Playing outside in the city: the children's perspective

Blog by urban geographers Irina van Aalst and Kirsten Visser

Utrecht is a young city, with a large number of students and young families. One in five inhabitants is younger than 18 and therefore grows up in the city. But is Utrecht still a good place for children to play and grow up in? Urban geographers Irina van Aalst and Kirsten Visser tell us about their research, in which the children themselves play an active part.

As part of the research theme Dynamics of Youth, we carry out research into urban children, for whom playing outside is no longer routine. Studies conducted by Jantje Beton (2018) show that 30% rarely or never play outside, an increase on the figure of 20% found five years ago. This worries us, because playing outside is an essential part of growing up actively and healthily in the city. But what do the children themselves think? And what are their solutions for making outside play fun again?


Playing hide-and-seek online

Research has shown that there is less and less space for urban children to play outside. An increase in inhabitants and visitors has given rise to a construction boom at the expense of parks and playgrounds. Safety also plays a part: concerned parents are keeping their children indoors for fear of something happening to them. Children themselves indicate that they are afraid of bullies and 'older' children in the street. They assess most local playgrounds as boring and more suited to smaller children. Furthermore, the busy calendars of both parents and children leave little time for spontaneous play. Outside activities are limited to sports clubs, out-of-school care facilities and family outings at the weekend. The nature of 'play' itself has also changed. Outside play has partly been supplanted by digital screens and computer games, and playing together now means playing online. Only recently, a 10-year-old boy was heard to say in the TV programme De Wereld Draait Door that 'it's much better to play hide-and-seek online, as you don't have to get up and don't have to go outside'. This made us think.


Tough questions

Together with Consulting Kids, we visited three primary schools in Wittevrouwen and Voordorp and nominated children from groups 7 and 8 (10 to 12-year-olds) to become 'junior advisers' for the day. We asked them what needed to change in order for children to go and play outside again. For us as university researchers, this was a unique chance to engage children in a different way: this time, the children were the experts. Our approach of outlining the problem on the basis of a 'children's story' was something the children really identified with. At the same time, the children didn't shy away from asking some tough questions, such as: how much time should you spend playing outside each day? Are children themselves to blame for the decline in outside play? Why are computer games so addictive?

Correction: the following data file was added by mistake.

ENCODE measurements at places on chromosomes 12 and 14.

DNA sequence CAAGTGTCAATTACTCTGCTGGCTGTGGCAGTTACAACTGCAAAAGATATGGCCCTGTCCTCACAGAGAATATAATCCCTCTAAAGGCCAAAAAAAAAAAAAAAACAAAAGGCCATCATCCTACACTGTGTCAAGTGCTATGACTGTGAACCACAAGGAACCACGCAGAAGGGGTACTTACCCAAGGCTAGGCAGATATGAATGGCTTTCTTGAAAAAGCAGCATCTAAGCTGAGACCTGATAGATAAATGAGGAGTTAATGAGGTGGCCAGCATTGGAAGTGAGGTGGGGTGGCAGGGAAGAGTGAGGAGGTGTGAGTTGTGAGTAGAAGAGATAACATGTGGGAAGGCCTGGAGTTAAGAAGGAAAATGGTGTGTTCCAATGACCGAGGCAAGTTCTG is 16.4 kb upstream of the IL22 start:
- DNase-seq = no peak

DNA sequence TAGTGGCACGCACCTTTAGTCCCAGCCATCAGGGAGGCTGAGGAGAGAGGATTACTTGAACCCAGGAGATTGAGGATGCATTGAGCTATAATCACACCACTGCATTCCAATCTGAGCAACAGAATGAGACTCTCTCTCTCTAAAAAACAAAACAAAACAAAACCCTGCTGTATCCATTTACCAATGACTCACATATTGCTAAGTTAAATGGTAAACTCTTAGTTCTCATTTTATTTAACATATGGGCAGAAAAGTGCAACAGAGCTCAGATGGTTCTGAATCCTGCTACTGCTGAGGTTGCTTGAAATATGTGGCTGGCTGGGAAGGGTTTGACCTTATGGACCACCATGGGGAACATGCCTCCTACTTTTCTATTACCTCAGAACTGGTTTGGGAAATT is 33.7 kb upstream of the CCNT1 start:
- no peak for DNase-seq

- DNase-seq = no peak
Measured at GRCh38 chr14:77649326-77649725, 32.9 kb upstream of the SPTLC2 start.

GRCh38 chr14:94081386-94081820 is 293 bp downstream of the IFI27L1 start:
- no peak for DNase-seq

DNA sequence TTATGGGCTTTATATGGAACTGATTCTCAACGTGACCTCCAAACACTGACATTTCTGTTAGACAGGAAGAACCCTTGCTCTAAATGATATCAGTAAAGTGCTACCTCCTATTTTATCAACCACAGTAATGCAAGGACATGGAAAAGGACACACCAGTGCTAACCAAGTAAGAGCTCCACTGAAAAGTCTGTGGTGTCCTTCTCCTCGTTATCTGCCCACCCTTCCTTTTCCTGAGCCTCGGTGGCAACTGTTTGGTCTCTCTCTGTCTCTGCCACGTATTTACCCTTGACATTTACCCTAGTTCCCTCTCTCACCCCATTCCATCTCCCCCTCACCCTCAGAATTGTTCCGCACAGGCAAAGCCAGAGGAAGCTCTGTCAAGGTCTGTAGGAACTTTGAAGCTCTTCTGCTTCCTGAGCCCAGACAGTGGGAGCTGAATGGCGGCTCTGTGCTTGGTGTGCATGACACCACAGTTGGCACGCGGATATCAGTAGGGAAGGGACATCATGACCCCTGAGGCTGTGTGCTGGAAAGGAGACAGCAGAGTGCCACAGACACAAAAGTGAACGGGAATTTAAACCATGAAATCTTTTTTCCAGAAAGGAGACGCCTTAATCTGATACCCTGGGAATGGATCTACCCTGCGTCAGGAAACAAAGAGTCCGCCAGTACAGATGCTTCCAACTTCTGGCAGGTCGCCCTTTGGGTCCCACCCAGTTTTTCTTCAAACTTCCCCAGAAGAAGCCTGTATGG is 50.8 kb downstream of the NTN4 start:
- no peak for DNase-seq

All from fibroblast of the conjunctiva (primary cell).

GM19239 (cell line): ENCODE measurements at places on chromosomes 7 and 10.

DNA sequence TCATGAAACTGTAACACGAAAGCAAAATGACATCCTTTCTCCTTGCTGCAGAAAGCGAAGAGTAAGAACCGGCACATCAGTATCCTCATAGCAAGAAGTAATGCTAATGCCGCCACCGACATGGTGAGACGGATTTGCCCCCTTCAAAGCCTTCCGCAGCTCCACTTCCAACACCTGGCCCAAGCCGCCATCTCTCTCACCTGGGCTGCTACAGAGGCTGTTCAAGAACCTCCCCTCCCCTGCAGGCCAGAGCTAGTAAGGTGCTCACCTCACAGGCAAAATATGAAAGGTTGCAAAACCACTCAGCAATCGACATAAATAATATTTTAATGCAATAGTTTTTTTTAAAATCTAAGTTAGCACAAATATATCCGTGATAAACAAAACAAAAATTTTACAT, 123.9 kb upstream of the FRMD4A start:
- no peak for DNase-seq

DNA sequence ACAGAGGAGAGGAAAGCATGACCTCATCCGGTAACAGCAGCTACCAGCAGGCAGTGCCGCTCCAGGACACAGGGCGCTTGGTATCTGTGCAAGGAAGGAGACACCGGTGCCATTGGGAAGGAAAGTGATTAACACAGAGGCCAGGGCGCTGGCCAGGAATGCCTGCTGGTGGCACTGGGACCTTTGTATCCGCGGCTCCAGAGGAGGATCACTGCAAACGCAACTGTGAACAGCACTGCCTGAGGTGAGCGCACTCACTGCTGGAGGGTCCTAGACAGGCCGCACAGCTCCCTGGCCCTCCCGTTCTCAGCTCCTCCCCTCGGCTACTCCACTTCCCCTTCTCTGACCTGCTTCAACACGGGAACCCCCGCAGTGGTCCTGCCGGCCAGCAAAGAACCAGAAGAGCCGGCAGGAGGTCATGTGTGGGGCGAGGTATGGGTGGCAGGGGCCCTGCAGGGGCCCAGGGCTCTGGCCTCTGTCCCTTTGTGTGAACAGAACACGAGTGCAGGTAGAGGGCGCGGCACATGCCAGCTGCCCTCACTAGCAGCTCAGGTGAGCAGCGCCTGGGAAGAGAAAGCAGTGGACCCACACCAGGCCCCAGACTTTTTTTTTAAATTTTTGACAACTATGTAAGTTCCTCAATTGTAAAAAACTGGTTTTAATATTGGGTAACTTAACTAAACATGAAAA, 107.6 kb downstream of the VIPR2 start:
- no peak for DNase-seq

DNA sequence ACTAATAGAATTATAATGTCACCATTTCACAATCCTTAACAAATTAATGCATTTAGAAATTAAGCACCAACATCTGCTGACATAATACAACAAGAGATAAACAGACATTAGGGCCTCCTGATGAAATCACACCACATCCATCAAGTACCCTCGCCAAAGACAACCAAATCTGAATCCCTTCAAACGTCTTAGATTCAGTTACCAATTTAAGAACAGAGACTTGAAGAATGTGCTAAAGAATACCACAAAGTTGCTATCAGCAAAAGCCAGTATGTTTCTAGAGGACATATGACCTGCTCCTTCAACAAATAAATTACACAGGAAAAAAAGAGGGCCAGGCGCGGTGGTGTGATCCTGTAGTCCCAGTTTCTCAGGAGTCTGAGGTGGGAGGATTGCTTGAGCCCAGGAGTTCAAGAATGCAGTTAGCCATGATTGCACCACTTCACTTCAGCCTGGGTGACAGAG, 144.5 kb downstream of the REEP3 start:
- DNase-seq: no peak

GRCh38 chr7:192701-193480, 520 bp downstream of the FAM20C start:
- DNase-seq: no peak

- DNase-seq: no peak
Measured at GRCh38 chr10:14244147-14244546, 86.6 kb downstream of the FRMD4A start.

Een klas vol junior-adviseurs aan het werk

From playground mentors to roof playgrounds

There is a high demand for good-quality, fun playgrounds. Municipalities are usually happy to provide facilities for outside play, but these do no always meet the requirements of the users – in this case, the children themselves. The 'junior advisers' came up with a range of ideas to get children to play outside more. Many of their proposals focused on making outside play more fun and exciting with the aid of such things as interactive paving stones or life-size games of Minecraft and Dominoes. Several children also suggested connecting the online and offline worlds through innovative apps. Enhancing safety emerged as one of the key recommendations. Among the mooted ideas was the appointment of a playground mentor – a young person from the neighbourhood, for example – who would be responsible for ensuring a safe environment, and the use of pedestrianised streets and roof playgrounds to promote outside play.


A place to daydream

Furthermore, the 'junior advisers' felt that parents had to play a greater part by sending their children outside to play or even joining them. However, parents are often busy. One possible solution would be to organise spaces for parents to work or relax while keeping an eye on their children. Finally, children indicated that there should also be plenty of space for lazing around, daydreaming and 'unstructured' play. This would ideally take place in a natural environment without too much adult intervention and interference.

Children indicated that there should also be plenty of space for lazing around, daydreaming and 'unstructured' play.

Children have their say

What are the benefits of this type of research? More often than not, research is about children, while the children themselves are rarely involved in research activities or consultations. For this project, we engaged children by letting them have their say about a socially relevant challenge and possible solutions. The children rewarded us with creative ideas and questions that can serve as an inspiration to stakeholders such as Utrecht University, University Medical Center Utrecht, the Wilhelmina Children's Hospital, the municipality of Utrecht and Jantje Beton.



If you want to tackle social problems, you can best start with children. The Utrecht research theme Dynamics of Youth invests in a resilient youth. Scientists from all disciplines work together to better understand children's development. How do we help children and young people grow and prosper in our rapidly changing society?